Google Maps had led me astray. I had typed in “flyshop” but found myself in a strip mall parking lot. Before I could reroute myself I caught a glimpse of a 1976 Ford Custom Ranger truck covered in trouty spots. Maybe I was in the right place. Sure enough, a hand-painted sign informed me that I had made it to Bozeman’s Montana Troutfitters.
Though Bozeman is now commonly seen as the center of the flyfishing world, in 1978, that wasn’t the case. “There were sporting goods stores in town that sold flyfishing gear, but no specialty flyshops,” recalls Dave Kumlien. Kumlien and his wife, Karen decided to fill this void. In November of 1978, they opened Bozeman’s first flyshop.
“Bozeman was ready. We didn’t blow the doors off the place but we opened up with customers ready for us,” Kumlien told me over the phone. He spoke fondly of those first few years, back when the shop was known as “Wild Wings Gallery.” Within a few years, another shop opened in town. Initially, this caused a dip in growth (and morale), but in hindsight, Kumlien now sees this as a positive development. “Having two really good, full-service flyshops in town gave Bozeman some credibility as a flyfishing destination. Frankly, people began realizing the Bozeman shops could take them to fish any of the waters around.”
Bozeman, the flyfishing industry, and Montana Troutfitters grew in unison until all three exploded with the release of A River Runs Through It in 1992. “People started coming from all across the country to try to capture what they saw in the movie.” Kumlien recalls outfitting the camera crew with waders and rain gear. “We definitely benefited from that movie.”
In 1998, after 20 years of operation, The Kumliens sold Montana Troutfitters. The shop changed hands a few times over the next decade. In 2010, during the height of the Great Recession, Justin and Lisa King left their careers in construction and nonprofit education to enter an even riskier field. “We knew we were throwing the dice at it, but with Troutfitters’ reputation as the oldest flyshop in this town, we knew we could make a pretty good go of it.” The Kings must be doing something right, because Montana Troutfitters is still kicking. Justin grew up in Bozeman and remembers lingering around the shop as a kid. Now his two kids get to do the same.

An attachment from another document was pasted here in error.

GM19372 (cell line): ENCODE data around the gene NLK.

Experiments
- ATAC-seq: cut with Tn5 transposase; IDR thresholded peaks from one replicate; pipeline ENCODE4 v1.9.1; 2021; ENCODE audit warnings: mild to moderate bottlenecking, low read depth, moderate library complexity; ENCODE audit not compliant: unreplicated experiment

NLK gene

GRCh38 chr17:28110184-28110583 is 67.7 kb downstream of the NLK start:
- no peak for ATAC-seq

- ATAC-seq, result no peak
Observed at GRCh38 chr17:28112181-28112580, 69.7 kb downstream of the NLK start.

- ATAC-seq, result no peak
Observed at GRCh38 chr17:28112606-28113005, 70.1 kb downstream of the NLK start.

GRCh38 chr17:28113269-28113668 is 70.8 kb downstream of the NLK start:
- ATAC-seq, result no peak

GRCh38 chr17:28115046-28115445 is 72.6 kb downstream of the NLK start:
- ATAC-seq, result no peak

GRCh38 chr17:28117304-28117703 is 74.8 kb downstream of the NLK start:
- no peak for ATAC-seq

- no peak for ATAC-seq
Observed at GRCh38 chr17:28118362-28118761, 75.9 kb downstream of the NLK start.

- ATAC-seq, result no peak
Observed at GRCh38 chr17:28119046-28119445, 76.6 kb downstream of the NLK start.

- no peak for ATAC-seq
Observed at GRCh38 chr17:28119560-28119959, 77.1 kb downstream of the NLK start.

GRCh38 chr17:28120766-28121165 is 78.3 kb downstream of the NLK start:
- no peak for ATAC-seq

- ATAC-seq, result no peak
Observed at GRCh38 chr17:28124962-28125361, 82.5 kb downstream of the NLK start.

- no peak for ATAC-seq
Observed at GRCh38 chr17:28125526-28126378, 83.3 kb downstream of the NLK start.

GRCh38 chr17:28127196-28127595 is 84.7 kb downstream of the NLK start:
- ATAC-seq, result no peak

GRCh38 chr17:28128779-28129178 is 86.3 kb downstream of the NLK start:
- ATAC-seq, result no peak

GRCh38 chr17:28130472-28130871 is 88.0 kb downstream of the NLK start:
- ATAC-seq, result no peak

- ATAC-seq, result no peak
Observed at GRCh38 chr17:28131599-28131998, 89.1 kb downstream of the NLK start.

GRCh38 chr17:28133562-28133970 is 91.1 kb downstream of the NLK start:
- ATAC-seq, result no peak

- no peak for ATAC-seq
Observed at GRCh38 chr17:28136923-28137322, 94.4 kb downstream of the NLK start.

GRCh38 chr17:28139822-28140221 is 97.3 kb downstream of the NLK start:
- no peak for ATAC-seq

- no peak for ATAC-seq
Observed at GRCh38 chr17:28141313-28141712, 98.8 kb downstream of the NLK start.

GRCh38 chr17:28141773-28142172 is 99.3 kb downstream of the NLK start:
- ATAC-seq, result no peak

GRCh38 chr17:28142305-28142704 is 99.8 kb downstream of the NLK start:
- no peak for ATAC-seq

These days, Troutfitters has two seasons to which they are equally committed: Locals and Tourists. “We definitely see those locals more in the wintertime. That’s when they come in for fishing and tying materials,” King says. When the air temperatures and rivers start heating up, flyfishing-minded tourists descend upon Bozeman in droves. “We run between 20 and 30 guides in the summertime. That’s obviously our busiest season. We get people coming from all over the world. The locals kind of go and hide a little bit.”
In addition to the the guiding and outfitting, Montana Troutfitters prides itself as a full-service, old school brick and mortar flyshop—hardgoods in the front, tying materials in the middle, and softgoods relegated to the back corner. “We might sell a few novelty items like coozies and flasks, but other than that it’s all flyfishing,” King explained as he showed me around the shop. I argued that alcohol paraphernalia is also essential to flyfishing.
Troutfitters carries all the rods, reels, lines, and accessories you see in every flyshop, but their 2,000+ bins of flies make them stand out.
“We really pride ourselves on our selection of bugs. Being in Bozeman, we’re central to so many rivers like the Yellowstone, upper and lower Madison, the Missouri, the Big Hole, Beaverhead. We kinda have to have it all.”
It’s been seven years since Justin and Lisa King took over Montana Troutfitters, so I asked them if they could sum up their experience with the shop in one word. “Great,” Justin said with an unamused smirk. Lisa went on, “It was a steep learning curve, but I wouldn’t trade it for anything. It’s an awesome lifestyle for us and our family.” I asked them if they had any big plans for the next seven years. Justin answered this one. “What’s that old saying? ‘If it ain’t broke, don’t fix it?’ We’ll just keep it the same old shop.” I couldn’t argue with that response.
Join Montana Troutfitters on Thursday, June 15 for their 11th annual Troutfitters Barbecue. They promise that this year will be better than ever, with $2 microbrews from MAP brewing, $1 hotdogs and burgers, and a special performance from the band Skavacado. Come for the cheap grub but make sure to stick around for the dirty hat contest and the big raffle. They hope to see you there from 4:30 p.m. to 8 p.m.
Check out the Montana Troutfitters website for more info.
Elliott Adler is a writer and audio producer based wherever his 2000 Ford Windstar is parked. Follow him: @cobaltjackson